If viewers tuning in to CNN anchor Anderson Cooper’s big interview with Hillary Clinton on Wednesday night were hoping for a change in tone from the bitter 2016 runner-up, they were surely disappointed.
Instead, they got a practiced rehash of scores of interviews and public appearances Clinton has made since her November loss to Donald Trump in the presidential election. It didn’t help that many of Cooper’s questions were not exactly probing.
Sample: “It seems like you’ve been doing a lot of yoga?”
Anyone who has paid even casual attention to Clinton’s tour promoting her book, “What Happened,” by now is familiar with her long list of reasons for the defeat — other than her own mistakes and liabilities.
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No villain looms larger, however, than former FBI Director James Comey. Clinton said she would have won if not for his 11th-hour reopening of the investigation into her handling of classified information as secretary of state.
“Yes, that was the determinative day because it stopped my momentum. I don’t blame voters for wondering what the heck was going on,” she told Cooper. “You have the FBI director saying what he said. And it was a, you know, terrible time to try to break through the last days of a campaign when you had this hanging over my head. And it wasn’t really lifted until the Sunday before the election.”
Perhaps that is why The New York Times book review on Monday summed up Clinton’s campaign memoir like this: “It is a score-settling jubilee. It is a rant against James B. Comey, Bernie Sanders, the media, James B. Comey, Vladimir Putin, and James B. Comey. It is a primer on Russian spying. It is a thumping of Trump.”
Clinton even considered that Comey’s handling of the FBI’s investigation of her use of a private email server might have been personal.
“He’s never been clear his motivation, and what bothered me the most, as the time went on after the election and we learned more about the open FBI investigation into the Trump campaign and their connections with Russia, that had been going on for quite some time,” she said. “The American people didn’t know about it.”
For his part, Trump took to Twitter Wednesday night to ridicule Clinton: “Crooked Hillary Clinton blames everybody (and every thing) for her election loss. She lost the debates and lost her direction!”
Much of Clinton’s interview with Cooper was a tangle of contradictions. At one turn, she was a strong, independent woman battling sexism. At another, she was complaining about Trump using his size to intimidate her.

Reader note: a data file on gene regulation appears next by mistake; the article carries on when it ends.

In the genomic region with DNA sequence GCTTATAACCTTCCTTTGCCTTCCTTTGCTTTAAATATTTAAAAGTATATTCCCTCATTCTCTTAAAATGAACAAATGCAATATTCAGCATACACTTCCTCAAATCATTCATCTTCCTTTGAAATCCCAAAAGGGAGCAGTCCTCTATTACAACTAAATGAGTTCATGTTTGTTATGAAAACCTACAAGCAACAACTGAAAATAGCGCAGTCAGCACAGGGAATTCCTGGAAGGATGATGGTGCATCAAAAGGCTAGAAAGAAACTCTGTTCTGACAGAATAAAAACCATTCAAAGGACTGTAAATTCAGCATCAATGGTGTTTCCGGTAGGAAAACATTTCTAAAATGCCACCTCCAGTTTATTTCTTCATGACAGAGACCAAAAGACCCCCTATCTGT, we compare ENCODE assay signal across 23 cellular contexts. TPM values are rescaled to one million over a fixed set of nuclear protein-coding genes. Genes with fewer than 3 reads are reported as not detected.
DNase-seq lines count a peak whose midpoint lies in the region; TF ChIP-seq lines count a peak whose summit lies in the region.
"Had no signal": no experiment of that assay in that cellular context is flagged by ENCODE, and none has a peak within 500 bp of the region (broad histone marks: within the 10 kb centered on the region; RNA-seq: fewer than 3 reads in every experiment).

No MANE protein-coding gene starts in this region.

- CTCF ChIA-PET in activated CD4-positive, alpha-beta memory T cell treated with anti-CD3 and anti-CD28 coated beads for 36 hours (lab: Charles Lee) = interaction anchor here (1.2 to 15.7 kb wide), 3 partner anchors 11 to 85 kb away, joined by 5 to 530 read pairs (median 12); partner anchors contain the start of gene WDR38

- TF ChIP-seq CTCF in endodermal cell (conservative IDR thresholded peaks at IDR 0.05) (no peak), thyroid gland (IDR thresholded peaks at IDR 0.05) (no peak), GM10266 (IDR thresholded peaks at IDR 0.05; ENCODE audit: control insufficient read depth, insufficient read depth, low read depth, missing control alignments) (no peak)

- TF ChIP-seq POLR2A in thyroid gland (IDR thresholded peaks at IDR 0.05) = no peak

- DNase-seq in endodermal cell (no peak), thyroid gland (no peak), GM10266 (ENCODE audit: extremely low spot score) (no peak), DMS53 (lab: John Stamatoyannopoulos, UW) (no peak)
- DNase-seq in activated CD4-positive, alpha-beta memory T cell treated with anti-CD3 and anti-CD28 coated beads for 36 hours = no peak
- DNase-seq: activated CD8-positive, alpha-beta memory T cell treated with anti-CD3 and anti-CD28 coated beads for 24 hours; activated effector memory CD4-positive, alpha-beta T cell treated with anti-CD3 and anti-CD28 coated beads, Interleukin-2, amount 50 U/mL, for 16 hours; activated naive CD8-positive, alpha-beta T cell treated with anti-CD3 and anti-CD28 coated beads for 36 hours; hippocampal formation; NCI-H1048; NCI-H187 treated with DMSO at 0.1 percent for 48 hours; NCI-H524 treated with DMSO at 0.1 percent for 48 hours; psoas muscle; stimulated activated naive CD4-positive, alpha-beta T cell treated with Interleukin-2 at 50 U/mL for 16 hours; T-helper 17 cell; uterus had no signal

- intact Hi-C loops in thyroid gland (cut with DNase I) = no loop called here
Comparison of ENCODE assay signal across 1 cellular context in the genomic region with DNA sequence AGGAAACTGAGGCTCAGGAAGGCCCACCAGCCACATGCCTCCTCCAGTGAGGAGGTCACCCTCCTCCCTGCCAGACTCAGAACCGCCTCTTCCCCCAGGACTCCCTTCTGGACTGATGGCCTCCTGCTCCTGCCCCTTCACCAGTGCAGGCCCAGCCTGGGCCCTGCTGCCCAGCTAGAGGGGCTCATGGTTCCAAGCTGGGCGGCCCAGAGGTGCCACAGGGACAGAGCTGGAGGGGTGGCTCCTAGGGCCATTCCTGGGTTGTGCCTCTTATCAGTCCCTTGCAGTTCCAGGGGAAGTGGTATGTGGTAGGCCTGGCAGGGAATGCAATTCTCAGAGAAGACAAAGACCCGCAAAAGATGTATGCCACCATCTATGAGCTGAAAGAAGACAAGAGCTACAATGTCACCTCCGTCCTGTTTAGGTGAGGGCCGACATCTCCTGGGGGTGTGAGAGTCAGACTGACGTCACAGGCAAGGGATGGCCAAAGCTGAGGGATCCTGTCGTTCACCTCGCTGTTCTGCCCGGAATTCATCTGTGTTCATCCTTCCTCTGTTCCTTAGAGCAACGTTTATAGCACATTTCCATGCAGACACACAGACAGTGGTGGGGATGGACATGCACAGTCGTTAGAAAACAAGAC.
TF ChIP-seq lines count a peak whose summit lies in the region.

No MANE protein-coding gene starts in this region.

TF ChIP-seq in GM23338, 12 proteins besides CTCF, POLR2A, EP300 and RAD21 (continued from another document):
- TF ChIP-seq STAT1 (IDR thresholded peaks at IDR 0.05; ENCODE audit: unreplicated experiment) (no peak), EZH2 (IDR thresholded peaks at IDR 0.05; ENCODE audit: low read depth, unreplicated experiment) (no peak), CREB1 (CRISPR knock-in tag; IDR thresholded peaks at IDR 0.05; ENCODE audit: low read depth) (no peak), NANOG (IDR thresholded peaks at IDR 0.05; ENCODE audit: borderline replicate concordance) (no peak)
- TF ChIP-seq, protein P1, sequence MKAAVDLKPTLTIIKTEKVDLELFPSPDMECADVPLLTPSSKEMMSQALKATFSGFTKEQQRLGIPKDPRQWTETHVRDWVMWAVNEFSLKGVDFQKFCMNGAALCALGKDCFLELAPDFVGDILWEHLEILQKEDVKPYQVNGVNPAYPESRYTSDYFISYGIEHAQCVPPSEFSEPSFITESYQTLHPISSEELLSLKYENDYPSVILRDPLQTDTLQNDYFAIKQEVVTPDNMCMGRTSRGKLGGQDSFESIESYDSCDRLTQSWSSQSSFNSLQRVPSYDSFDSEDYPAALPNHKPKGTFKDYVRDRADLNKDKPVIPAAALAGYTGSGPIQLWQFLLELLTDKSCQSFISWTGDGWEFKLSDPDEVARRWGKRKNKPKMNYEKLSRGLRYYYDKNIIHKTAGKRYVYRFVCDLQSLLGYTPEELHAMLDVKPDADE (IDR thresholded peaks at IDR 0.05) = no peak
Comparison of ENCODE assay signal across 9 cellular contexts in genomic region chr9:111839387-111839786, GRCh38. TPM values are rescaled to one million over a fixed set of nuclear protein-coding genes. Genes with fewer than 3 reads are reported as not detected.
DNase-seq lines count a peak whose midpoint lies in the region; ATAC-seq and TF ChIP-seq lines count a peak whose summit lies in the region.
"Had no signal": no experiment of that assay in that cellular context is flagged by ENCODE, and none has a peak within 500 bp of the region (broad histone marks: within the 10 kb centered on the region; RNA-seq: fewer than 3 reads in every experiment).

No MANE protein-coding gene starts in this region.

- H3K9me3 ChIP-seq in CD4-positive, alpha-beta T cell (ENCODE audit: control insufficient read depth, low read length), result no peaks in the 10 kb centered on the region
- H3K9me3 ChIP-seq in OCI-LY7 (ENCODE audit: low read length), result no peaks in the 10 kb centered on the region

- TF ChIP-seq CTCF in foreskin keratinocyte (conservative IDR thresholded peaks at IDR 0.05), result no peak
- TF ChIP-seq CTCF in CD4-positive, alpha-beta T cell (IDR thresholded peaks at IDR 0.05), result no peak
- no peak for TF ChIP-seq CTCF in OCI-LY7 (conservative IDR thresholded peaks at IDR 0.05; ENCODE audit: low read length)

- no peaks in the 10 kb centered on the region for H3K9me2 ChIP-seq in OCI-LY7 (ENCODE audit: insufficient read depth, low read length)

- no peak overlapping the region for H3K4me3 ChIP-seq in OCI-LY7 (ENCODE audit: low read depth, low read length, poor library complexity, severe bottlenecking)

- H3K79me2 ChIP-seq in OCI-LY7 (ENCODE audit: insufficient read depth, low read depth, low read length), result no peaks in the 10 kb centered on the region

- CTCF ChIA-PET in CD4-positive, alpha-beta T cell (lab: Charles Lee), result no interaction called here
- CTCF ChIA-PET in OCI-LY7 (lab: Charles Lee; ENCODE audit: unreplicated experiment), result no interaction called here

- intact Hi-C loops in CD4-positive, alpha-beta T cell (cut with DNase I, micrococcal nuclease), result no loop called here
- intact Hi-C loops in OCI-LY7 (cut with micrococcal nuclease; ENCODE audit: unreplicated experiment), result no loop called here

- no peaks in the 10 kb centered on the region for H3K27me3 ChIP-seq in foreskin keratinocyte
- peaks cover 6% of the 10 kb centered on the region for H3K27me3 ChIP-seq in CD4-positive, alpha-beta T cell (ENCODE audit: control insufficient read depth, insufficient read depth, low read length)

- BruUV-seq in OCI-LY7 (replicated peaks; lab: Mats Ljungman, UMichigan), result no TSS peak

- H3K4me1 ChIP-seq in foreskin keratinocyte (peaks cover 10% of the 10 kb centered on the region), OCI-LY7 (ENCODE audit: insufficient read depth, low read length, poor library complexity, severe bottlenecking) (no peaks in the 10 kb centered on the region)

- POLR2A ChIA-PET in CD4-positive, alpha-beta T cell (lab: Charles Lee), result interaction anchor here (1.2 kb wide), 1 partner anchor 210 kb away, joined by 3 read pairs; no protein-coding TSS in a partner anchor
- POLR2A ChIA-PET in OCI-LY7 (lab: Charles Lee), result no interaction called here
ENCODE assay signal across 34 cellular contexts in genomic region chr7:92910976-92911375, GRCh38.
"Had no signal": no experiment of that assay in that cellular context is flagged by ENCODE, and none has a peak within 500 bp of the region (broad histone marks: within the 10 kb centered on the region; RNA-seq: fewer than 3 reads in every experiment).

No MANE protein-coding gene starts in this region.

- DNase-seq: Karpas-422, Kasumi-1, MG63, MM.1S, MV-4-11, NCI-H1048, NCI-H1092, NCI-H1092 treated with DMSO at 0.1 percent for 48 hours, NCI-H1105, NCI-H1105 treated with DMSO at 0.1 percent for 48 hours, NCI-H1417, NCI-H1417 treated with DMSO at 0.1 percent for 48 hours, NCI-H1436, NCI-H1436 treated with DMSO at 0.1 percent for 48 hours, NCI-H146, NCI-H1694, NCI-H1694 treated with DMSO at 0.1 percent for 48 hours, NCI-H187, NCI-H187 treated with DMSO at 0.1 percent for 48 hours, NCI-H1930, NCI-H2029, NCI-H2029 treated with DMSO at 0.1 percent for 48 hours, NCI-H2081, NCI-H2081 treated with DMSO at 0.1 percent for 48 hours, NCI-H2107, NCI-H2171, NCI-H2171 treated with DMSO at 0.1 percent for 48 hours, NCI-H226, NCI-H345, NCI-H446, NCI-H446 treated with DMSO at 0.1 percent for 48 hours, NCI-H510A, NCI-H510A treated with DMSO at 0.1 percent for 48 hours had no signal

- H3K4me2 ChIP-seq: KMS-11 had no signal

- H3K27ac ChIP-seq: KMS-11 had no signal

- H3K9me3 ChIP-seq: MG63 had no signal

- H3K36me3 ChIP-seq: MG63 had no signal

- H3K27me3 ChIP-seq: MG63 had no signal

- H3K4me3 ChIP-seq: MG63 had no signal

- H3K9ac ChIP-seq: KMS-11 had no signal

Clinton characterized Russian election meddling as a bigger scandal than Watergate and called for abolishing the Electoral College. She made sure to trumpet her popular vote win and downplayed the significance of Trump’s win in the Electoral College, telling Cooper that her opponent “squeaked through.”
Clinton patted herself on the back for having the courage to endure Trump’s inauguration. She said she “really debated whether I could do it or not.” Then she all but called Trump’s speech that day racist.
“I write in the book about how really strange it was to sit there and to listen to the kind of speech that was so divisive,” she said. “The rhetoric was hot. I call it a cry from the white nationalist gut.”
Clinton tried to cast her book as a warning to other candidates — especially women — who dare run in the future.
“Part of why I wrote this was to not only come to grips with what happened but to send up some, you know, alarm signals,” she said.
Whoever runs, Clinton said, surely will face Russian interference, possible “coordination between opposition campaigns and Russians,” voter suppression and “endemic sexism and misogyny.”
When Cooper gently suggested that Barack Obama’s two election victories might mean that there is no impenetrable white, male Establishment in national politics, Clinton bristled.
“But there’s a big difference between what motivates voters on race and what doesn’t motivate voters on gender,” she said.
But Clinton offered no evidence to back her theory other than her own loss to an opponent for whom she clearly has utter contempt.
For a woman who has been at the center of the rough and tumble of national politics for a quarter-century now, Clinton expressed shocking naïvety. She recounted meeting then-Rep. Jason Chaffetz (R-Utah) — who she thought was incoming White House Chief of Staff Reince Priebus — and being bewildered that someone who pursued her so aggressively as a congressman could be so nice in person.
The same goes for Ryan Zinke, then a representative from Montana, who once called her the Antichrist and now serves as interior secretary. He and his wife were nice to her in person, too, she said.
“It’s a real loss,” she said, reflecting on the toxicity of politics. “It’s a loss. I mean, this hyper-partisanship and this negativity that I think has been really inflamed by the internet, I’ve given a lot of thought to it over the last months.”
This, from a woman who once famously bemoaned a “vast right-wing conspiracy” and during the presidential campaign went after the “basket of deplorables” who made up an important part of Trump’s base.